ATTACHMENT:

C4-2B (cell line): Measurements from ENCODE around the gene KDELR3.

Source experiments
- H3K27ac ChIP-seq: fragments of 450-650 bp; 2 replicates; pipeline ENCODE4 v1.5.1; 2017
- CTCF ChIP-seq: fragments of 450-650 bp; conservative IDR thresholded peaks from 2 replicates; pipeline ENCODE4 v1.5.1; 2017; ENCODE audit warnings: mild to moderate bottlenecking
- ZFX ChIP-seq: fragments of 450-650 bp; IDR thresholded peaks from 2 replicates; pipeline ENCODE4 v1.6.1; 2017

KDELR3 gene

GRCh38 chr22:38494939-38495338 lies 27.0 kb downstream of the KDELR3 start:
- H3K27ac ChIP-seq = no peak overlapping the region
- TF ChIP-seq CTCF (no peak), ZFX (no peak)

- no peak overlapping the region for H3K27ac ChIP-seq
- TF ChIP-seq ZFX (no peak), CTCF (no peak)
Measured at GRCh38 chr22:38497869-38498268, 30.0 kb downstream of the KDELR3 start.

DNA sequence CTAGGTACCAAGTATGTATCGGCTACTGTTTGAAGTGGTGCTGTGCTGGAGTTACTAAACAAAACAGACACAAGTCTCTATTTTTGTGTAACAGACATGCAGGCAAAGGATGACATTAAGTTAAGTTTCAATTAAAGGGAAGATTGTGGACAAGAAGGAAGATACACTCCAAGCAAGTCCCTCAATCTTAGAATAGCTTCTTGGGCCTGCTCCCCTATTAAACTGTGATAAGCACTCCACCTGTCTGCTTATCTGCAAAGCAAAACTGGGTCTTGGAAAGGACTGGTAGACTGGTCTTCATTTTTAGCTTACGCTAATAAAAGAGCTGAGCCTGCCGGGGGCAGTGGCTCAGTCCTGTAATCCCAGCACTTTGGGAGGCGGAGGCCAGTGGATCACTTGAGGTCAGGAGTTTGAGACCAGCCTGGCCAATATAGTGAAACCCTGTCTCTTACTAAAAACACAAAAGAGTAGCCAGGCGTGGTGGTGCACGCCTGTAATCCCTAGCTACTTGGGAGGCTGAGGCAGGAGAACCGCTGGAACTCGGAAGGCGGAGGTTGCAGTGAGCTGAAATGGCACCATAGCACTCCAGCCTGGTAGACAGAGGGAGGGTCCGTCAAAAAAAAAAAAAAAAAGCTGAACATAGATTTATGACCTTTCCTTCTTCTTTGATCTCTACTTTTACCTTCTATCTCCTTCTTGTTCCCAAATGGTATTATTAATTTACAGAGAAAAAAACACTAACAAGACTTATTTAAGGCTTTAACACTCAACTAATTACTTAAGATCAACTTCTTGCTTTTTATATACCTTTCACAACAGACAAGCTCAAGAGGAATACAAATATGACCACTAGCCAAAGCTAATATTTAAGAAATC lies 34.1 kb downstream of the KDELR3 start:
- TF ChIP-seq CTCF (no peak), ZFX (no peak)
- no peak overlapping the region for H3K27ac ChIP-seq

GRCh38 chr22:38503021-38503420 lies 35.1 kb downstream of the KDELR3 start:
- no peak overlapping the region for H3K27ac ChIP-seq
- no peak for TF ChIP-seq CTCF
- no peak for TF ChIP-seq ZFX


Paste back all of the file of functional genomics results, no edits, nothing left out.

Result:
C4-2B (cell line): Measurements from ENCODE around the gene KDELR3.

Source experiments
- H3K27ac ChIP-seq: fragments of 450-650 bp; 2 replicates; pipeline ENCODE4 v1.5.1; 2017
- CTCF ChIP-seq: fragments of 450-650 bp; conservative IDR thresholded peaks from 2 replicates; pipeline ENCODE4 v1.5.1; 2017; ENCODE audit warnings: mild to moderate bottlenecking
- ZFX ChIP-seq: fragments of 450-650 bp; IDR thresholded peaks from 2 replicates; pipeline ENCODE4 v1.6.1; 2017

KDELR3 gene

GRCh38 chr22:38494939-38495338 lies 27.0 kb downstream of the KDELR3 start:
- H3K27ac ChIP-seq = no peak overlapping the region
- TF ChIP-seq CTCF (no peak), ZFX (no peak)

- no peak overlapping the region for H3K27ac ChIP-seq
- TF ChIP-seq ZFX (no peak), CTCF (no peak)
Measured at GRCh38 chr22:38497869-38498268, 30.0 kb downstream of the KDELR3 start.

DNA sequence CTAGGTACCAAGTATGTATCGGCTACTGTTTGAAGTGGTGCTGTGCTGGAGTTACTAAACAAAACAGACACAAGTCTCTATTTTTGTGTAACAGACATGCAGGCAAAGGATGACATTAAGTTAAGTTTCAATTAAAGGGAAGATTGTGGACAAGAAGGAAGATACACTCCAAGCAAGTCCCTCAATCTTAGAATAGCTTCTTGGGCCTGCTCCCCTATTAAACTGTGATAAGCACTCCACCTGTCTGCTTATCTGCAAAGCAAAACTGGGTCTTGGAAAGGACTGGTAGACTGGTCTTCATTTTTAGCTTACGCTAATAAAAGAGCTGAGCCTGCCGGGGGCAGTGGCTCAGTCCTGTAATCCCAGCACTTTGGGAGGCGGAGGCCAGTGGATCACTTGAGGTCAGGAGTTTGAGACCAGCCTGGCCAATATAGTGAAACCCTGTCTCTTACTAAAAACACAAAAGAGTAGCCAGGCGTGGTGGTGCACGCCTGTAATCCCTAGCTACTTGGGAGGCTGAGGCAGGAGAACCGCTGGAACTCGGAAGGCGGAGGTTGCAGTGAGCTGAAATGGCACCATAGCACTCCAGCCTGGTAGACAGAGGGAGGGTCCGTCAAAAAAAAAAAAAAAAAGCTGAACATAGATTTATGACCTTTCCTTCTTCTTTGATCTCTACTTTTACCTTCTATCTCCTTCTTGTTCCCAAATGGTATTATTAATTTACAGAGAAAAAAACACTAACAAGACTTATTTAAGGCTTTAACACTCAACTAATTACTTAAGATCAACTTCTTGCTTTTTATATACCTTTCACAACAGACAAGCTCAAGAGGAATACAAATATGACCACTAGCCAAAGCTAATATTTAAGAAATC lies 34.1 kb downstream of the KDELR3 start:
- TF ChIP-seq CTCF (no peak), ZFX (no peak)
- no peak overlapping the region for H3K27ac ChIP-seq

GRCh38 chr22:38503021-38503420 lies 35.1 kb downstream of the KDELR3 start:
- no peak overlapping the region for H3K27ac ChIP-seq
- no peak for TF ChIP-seq CTCF
- no peak for TF ChIP-seq ZFX